Blockchain has the potential to improve the security and transparency of supply networks. In this piece, we look at how it can work.
December 10, 2018
The concept of blockchain is simple: a decentralized ledger is hosted and maintained in the cloud by those using it, with no one having the authority or access to make unilateral alterations.
Though it was created to serve as the foundation for Bitcoin, it has quickly been recognised as a valuable option for countless industries in need of secure yet accessible transactions — one of them being the supply chain management industry.
But how exactly can a blockchain system enhance a supply network? Here’s how:
It can guarantee consensus
Many moving pieces go into a supply network, with myriad companies working together through numerous steps to handle distribution management and fulfil demand, and this can easily result in disagreement and even mutual blame when something goes awry between two steps in the chain. This can end up requiring some form of arbitration before it is adequately resolved.
Even if the aggrieved parties grudgingly agree to move on from the unclear responsibility, though, it still doesn’t bode well in the long term. Smooth operation demands good working relationships. Compromise those relationships, and things start to break down.
Through blockchain, all organizations involved in the supply chain can use one overarching tracking system instead of multiple systems that only occasionally connect, meaning that everyone can agree to a certain standard for everyone to adhere to.
And because blockchain networks are updated only when the proposed updates have been vetted and verified by a majority of the connected nodes, any given piece of data can be trusted as genuine by everyone involved. When something goes wrong, there will be little point in the responsible party trying to hide it — the data will quickly reveal their culpability.
It can highlight and strengthen weak links
Owing to the aforementioned consensus, the implementation of blockchain technology in a supply chain has the potential to rapidly and effectively identify weak links and inefficiencies.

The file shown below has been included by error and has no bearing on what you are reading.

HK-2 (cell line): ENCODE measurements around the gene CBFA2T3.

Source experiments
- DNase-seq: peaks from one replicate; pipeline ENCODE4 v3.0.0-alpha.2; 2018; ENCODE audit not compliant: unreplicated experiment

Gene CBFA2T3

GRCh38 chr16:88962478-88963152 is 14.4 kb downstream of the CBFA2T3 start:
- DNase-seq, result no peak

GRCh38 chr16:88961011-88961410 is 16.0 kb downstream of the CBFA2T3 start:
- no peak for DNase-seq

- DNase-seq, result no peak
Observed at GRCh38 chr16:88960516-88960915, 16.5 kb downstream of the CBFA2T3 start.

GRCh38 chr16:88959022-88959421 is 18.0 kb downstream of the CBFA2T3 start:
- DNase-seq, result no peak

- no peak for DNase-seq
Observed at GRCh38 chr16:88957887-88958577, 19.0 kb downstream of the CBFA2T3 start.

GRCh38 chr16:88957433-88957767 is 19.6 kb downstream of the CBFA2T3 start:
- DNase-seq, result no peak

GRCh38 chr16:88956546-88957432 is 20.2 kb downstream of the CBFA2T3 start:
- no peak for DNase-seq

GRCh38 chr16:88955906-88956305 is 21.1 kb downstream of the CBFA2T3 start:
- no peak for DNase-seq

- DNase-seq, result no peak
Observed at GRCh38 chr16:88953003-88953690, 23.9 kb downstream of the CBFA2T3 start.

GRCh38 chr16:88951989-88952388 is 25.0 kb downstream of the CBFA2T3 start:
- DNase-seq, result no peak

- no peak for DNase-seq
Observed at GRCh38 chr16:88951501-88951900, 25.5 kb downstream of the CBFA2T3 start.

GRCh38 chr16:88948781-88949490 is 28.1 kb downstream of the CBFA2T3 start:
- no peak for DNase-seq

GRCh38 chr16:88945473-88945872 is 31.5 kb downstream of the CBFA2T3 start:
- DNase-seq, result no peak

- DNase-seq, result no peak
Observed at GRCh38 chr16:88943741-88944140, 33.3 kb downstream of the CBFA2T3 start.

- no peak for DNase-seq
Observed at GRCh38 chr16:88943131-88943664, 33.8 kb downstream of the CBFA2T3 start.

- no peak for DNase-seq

Compare it to installing a comprehensive analytics system for an entire software suite that previously relied upon individual analytics packages — with a high-level view of the situation, you can quickly identify that program A is not communicating well with program B, or that program C is producing inaccurate information and thus compromising the whole system.
With those liabilities out in the open, they can rapidly be addressed and resolved, leading to a swifter and stronger system for all parties. And drawing from the democratic nature of blockchain, companies can even establish some shared commitments to removing obstacles, meaning that businesses inclined to neglect their responsibilities will be suitably replaced.
It can offer absolute transparency
Instead of being hidden in a private server somewhere, a blockchain network is accessible from anywhere to anyone with the necessary access. We’ve established that it’s tremendously useful for a business that plays a role in a supply network to be able to see what other businesses are doing as part of that network, but it’s also important for clients and customers.
Consider the current disparity between physical and digital assets. If you look to buy a physical product through a marketplace, then you’ll be presented with information of uncertain accuracy. A listing on eBay might say that an item is 4 years old and in good condition, but there’s no guarantee that it’s correct because it’s self-reported.
For comparison, if you look to buy an online store through a digital marketplace, then you’ll have ready access to granular analytics pulled directly from the ecommerce CMS, showing you performance data including traffic levels and profit margins. You won’t need to gauge how trustworthy the information is. This doesn’t mean that digital valuation is flawless, of course, but it does make it markedly more consistent and transparent.
Blockchain networks can essentially treat physical assets as digital assets, linking products via IoT-compatible tags and securing details through biometric-confirmed authority and AI-driven inventory management systems. Anyone can immediately determine a product’s legitimacy.
Since plenty of supply companies frequently suffer fraud issues, with many of them responsible for producing or shipping expensive items (and many of those being highly important for healthcare or security), having this ability to confirm the genuine article is invaluable.
Though blockchain technology is nowhere close to being as interesting in itself as many like to claim, it has superlative potential as a foundational framework.
With each passing month, we move closer to a world that’s broadly IoT-driven, and centralized systems holding that data would create some major problems. The democratic approach to supply network management is vastly preferable. Supply chain companies can offer their clients peace of mind and improve their levels of cooperation in one fell swoop.
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